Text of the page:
The excesses of the 99-00 dot-com bubble were so ludicrous that they defy description. Ridiculous companies found themselves drowning in venture capital and IPO money, as Gen X “founders” blew through ping pong tables and in-house massage services. Not only were “profits” for old fogeys but eventually, the math got so twisted that even “revenues” were seen as some sort of obsolete metric. The only thing that mattered were “eyeballs.”
One of the most telling signs that the bubble was ready to burst was that the media that sprang up to cover it went from non-existent to overwhelmed by advertising in less than a year. Publications like the Red Herring and Business 2.0 came out of nowhere and found themselves packed with glossy ads—mostly from startups that had run out of space for ping pong tables. Even the name of that second one, “Business 2.0,” was disgusting. The idea was that what used to be called just “business”—providing a product or service that people would pay for and doing what you could to control costs or raise prices, with the difference between your revenue and all your costs being the profit—was 1.0. The new way—barely any revenue, never any profits, and often not even evidence that people even wanted or needed your product—was superior. An entire ecosystem sprang up to support this new model and new and credulous media appeared to chronicle it.
The heavyweight champ of these new magazines was The Industry Standard.
Conceived by Wired writer John Battelle, The Industry Standard launched in 1998 as part of tech publisher IDG and within two years was selling more ad pages than any magazine in America. By the time they covered Green in 2000, the thing looked like a phreakin’ phone book.
The genius of the magazine was that under editor in chief Jonathan Weber, The Industry Standard wasn’t really a business magazine. It was a lifestyle magazine. By running lengthy, well-written, professionally photographed profiles of the players in the booming web scene, the magazine ensured that the ad pages would keep coming. At least until the money ran out, which it did the very next year. Stunningly, the magazine went out of business in Summer 2001, just a year after being the most successful publication in the country. (The rise and fall of the Standard is chronicled in a brilliant book by James Ledbetter, who had been a writer at the publication.)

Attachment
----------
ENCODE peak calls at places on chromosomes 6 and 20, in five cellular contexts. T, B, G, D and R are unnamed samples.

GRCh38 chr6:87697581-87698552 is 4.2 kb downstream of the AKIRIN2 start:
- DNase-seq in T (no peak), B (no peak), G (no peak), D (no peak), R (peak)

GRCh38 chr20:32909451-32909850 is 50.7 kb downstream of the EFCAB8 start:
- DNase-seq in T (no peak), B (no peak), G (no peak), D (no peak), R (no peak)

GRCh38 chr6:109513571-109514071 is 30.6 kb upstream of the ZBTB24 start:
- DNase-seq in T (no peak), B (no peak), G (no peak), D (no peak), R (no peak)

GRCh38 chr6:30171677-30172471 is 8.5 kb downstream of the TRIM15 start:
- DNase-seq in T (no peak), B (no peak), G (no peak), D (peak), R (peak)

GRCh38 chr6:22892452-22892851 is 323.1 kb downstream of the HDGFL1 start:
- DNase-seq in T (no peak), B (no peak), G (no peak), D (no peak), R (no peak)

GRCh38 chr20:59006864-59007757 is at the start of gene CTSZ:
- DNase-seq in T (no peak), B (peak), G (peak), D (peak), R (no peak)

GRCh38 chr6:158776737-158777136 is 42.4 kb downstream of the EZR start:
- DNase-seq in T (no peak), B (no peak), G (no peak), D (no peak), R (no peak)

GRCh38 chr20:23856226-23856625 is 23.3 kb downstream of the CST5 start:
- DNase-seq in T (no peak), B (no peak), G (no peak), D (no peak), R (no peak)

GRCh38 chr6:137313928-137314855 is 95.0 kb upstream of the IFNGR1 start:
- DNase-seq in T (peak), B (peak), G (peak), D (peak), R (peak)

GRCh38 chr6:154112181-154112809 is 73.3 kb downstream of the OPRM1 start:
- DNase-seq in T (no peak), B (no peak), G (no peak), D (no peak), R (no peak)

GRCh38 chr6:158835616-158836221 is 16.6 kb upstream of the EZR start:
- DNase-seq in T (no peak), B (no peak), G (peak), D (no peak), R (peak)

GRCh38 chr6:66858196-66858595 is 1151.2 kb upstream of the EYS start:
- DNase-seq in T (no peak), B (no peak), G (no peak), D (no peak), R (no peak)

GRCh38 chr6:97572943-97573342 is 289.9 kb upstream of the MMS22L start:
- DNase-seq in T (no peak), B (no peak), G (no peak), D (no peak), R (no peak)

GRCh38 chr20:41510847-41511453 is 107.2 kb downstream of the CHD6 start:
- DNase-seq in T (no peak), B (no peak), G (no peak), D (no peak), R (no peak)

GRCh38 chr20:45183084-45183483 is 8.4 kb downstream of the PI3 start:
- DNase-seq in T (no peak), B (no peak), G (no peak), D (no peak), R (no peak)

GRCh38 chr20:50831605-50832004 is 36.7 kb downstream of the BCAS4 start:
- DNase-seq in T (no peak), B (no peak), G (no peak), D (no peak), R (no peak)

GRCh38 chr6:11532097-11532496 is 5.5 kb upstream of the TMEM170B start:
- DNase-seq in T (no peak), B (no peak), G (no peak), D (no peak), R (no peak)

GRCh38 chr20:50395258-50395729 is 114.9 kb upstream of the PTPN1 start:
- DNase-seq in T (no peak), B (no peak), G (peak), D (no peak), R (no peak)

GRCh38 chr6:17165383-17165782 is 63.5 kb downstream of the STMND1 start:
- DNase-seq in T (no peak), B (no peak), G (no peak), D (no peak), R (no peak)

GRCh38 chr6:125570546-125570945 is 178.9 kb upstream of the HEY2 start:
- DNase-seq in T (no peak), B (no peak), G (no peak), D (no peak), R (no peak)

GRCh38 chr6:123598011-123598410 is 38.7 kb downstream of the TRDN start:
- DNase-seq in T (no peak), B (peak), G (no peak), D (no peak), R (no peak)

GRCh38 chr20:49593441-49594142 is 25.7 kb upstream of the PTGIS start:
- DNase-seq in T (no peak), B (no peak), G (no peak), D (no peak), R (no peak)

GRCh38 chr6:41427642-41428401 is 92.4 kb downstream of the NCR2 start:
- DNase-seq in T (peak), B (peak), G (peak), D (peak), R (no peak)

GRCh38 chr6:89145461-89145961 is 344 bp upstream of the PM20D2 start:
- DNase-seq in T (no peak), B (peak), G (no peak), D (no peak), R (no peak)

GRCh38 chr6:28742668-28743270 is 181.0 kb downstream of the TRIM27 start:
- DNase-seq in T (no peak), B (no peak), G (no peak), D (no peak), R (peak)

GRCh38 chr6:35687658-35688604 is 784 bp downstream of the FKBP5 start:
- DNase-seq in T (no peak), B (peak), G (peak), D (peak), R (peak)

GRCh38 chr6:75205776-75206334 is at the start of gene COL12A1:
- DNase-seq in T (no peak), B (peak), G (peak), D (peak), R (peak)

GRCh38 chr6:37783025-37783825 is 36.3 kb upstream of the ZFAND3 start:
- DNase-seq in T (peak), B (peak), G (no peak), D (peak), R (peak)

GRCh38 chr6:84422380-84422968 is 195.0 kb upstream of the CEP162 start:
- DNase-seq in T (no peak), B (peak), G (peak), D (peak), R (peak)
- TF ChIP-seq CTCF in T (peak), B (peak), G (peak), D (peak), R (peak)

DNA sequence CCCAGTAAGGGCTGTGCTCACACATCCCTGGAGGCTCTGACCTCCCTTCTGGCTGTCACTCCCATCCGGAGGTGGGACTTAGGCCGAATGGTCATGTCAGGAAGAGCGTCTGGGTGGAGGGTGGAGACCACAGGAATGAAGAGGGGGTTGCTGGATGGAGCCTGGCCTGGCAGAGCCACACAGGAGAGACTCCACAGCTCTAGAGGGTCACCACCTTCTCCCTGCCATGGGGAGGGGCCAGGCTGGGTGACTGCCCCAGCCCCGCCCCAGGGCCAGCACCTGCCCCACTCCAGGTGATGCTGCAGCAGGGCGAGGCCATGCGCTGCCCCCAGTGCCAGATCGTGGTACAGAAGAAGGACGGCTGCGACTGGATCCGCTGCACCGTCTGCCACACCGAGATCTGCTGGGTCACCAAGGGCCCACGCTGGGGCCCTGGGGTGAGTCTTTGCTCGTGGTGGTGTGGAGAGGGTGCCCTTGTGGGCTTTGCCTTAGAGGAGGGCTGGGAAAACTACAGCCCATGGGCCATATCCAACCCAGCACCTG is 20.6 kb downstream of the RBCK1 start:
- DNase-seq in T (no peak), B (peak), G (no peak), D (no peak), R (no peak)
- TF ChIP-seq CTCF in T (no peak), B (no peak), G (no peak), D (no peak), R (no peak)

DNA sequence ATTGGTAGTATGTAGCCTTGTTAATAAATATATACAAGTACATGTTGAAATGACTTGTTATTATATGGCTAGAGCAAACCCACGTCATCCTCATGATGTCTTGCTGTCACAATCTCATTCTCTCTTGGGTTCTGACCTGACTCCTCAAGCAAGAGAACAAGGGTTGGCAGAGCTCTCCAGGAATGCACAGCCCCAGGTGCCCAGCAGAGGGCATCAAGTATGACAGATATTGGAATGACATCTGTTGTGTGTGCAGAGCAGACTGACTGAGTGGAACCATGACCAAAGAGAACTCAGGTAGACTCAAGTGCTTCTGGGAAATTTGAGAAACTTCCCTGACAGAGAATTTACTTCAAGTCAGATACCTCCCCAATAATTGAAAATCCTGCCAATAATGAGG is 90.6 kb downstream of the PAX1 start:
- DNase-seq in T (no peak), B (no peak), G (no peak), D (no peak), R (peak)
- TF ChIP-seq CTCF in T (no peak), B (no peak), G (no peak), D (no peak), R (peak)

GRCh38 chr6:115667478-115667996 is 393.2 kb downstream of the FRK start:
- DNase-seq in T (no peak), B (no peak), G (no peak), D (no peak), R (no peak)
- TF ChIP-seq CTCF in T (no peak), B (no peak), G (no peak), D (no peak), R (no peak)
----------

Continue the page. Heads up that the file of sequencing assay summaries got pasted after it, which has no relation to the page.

Anyway, during the salad days, The Industry Standard was so desperate for content to fill out the space between the ads that they ran a gigantic three-page feature on Green. Gareth Branwyn, one of the smartest and most down-to-earth writers in the tech space, had been a key writer for seminal tech pubs Mondo 2000 and Boing Boing. He captured the spirit of Green in the throes of its own 2.0 silliness, after Bankrate had acquired Green for a nice amount of dough and was busy professionalizing the operation.
The story is probably too long for anyone to read, and the title—”The Martha Stewart of Personal Finance”—was awful. But Branwyn’s writing crackles with life, even as one can feel his own skepticism about the space and its valuations. G-d bless Gareth for referring to Green (the band) as “Husker Du meets The Kinks.”
Special mention needs to be made of the photography. Matt Salacuse has shot everyone for everyone—covers include Robert De Niro for Businessweek, Andy Samberg for Time Out, Kings of Leon for NME, and a hundred more. Ken Kurson for The Industry Standard was just a day’s work, but Salacuse loved the idea of imitating the iconic pose Tony Soprano struck outside the Clairmont Diner on Route 46 in Clifton. Sweaty and double-chinned, exactly as planned.